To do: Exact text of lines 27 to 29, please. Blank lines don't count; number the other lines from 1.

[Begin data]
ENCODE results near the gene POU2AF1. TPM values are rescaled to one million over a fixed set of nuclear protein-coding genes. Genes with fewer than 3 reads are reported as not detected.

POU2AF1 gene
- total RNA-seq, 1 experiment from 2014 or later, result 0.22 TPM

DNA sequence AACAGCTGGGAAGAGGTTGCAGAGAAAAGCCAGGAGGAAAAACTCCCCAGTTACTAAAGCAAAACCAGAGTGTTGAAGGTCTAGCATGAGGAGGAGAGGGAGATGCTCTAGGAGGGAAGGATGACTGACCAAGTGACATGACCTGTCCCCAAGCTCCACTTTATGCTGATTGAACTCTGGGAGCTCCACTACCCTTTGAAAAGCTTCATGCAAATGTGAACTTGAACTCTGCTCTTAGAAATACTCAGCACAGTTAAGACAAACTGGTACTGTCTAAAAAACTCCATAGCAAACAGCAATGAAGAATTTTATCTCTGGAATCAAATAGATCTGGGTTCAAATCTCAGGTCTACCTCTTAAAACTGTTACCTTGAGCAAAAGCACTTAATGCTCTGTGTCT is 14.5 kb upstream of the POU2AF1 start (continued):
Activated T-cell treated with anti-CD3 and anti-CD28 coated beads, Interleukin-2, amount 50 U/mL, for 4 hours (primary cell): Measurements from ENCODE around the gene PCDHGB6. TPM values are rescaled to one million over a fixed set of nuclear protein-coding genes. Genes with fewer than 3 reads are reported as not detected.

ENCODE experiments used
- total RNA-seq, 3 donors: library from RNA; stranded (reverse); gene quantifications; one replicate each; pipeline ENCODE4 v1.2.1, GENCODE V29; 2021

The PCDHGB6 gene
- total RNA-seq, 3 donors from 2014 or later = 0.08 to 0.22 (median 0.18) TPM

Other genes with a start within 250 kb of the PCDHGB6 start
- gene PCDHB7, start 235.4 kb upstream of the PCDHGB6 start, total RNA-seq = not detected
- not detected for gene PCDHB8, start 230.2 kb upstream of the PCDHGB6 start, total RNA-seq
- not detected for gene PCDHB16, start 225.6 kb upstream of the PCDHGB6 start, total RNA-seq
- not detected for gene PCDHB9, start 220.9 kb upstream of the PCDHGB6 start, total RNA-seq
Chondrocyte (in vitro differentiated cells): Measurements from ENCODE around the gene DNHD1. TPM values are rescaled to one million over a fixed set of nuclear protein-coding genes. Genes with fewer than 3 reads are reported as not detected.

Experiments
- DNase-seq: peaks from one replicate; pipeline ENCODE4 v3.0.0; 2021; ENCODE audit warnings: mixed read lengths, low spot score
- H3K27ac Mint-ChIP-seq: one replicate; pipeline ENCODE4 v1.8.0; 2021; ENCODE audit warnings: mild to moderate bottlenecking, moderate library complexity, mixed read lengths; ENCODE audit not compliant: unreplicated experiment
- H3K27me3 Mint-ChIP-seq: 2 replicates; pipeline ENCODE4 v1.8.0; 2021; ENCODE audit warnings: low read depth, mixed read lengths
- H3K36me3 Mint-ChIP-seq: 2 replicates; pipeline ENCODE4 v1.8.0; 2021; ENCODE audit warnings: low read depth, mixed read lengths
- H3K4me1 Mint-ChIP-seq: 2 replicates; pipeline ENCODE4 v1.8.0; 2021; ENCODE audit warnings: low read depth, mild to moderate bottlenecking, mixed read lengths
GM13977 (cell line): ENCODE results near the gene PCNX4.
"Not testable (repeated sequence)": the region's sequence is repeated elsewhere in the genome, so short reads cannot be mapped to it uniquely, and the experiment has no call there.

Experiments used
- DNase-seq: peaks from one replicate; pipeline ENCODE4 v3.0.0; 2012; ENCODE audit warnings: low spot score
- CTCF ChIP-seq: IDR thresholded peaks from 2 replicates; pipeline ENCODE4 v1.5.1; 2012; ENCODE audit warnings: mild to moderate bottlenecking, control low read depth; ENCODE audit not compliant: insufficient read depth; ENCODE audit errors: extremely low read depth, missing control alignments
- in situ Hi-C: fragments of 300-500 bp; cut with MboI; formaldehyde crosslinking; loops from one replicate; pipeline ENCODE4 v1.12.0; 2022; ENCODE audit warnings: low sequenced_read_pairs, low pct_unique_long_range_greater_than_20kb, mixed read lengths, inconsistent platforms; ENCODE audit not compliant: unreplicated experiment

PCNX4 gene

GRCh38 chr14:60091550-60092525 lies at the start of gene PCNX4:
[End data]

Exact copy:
- in situ Hi-C: fragments of 300-500 bp; cut with MboI; formaldehyde crosslinking; loops from one replicate; pipeline ENCODE4 v1.12.0; 2022; ENCODE audit warnings: low sequenced_read_pairs, low pct_unique_long_range_greater_than_20kb, mixed read lengths, inconsistent platforms; ENCODE audit not compliant: unreplicated experiment

PCNX4 gene

GRCh38 chr14:60091550-60092525 lies at the start of gene PCNX4: